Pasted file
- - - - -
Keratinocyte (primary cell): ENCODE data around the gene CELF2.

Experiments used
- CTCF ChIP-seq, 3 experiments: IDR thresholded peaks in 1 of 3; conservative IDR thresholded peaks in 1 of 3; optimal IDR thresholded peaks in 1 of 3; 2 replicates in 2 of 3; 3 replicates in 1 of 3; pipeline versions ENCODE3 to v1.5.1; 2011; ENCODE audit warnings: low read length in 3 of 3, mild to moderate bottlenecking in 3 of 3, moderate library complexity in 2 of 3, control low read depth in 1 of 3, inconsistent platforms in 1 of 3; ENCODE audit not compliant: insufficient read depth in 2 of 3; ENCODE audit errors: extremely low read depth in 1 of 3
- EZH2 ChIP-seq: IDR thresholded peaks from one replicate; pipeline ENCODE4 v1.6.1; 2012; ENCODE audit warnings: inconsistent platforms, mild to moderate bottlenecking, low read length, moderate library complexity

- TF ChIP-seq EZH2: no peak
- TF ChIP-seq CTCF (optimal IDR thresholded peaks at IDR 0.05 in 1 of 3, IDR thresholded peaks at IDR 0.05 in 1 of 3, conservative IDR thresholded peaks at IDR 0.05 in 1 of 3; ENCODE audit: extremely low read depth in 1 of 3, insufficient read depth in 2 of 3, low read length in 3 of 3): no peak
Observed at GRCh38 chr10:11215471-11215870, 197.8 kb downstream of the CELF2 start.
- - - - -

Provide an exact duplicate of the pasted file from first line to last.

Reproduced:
Keratinocyte (primary cell): ENCODE data around the gene CELF2.

Experiments used
- CTCF ChIP-seq, 3 experiments: IDR thresholded peaks in 1 of 3; conservative IDR thresholded peaks in 1 of 3; optimal IDR thresholded peaks in 1 of 3; 2 replicates in 2 of 3; 3 replicates in 1 of 3; pipeline versions ENCODE3 to v1.5.1; 2011; ENCODE audit warnings: low read length in 3 of 3, mild to moderate bottlenecking in 3 of 3, moderate library complexity in 2 of 3, control low read depth in 1 of 3, inconsistent platforms in 1 of 3; ENCODE audit not compliant: insufficient read depth in 2 of 3; ENCODE audit errors: extremely low read depth in 1 of 3
- EZH2 ChIP-seq: IDR thresholded peaks from one replicate; pipeline ENCODE4 v1.6.1; 2012; ENCODE audit warnings: inconsistent platforms, mild to moderate bottlenecking, low read length, moderate library complexity

- TF ChIP-seq EZH2: no peak
- TF ChIP-seq CTCF (optimal IDR thresholded peaks at IDR 0.05 in 1 of 3, IDR thresholded peaks at IDR 0.05 in 1 of 3, conservative IDR thresholded peaks at IDR 0.05 in 1 of 3; ENCODE audit: extremely low read depth in 1 of 3, insufficient read depth in 2 of 3, low read length in 3 of 3): no peak
Observed at GRCh38 chr10:11215471-11215870, 197.8 kb downstream of the CELF2 start.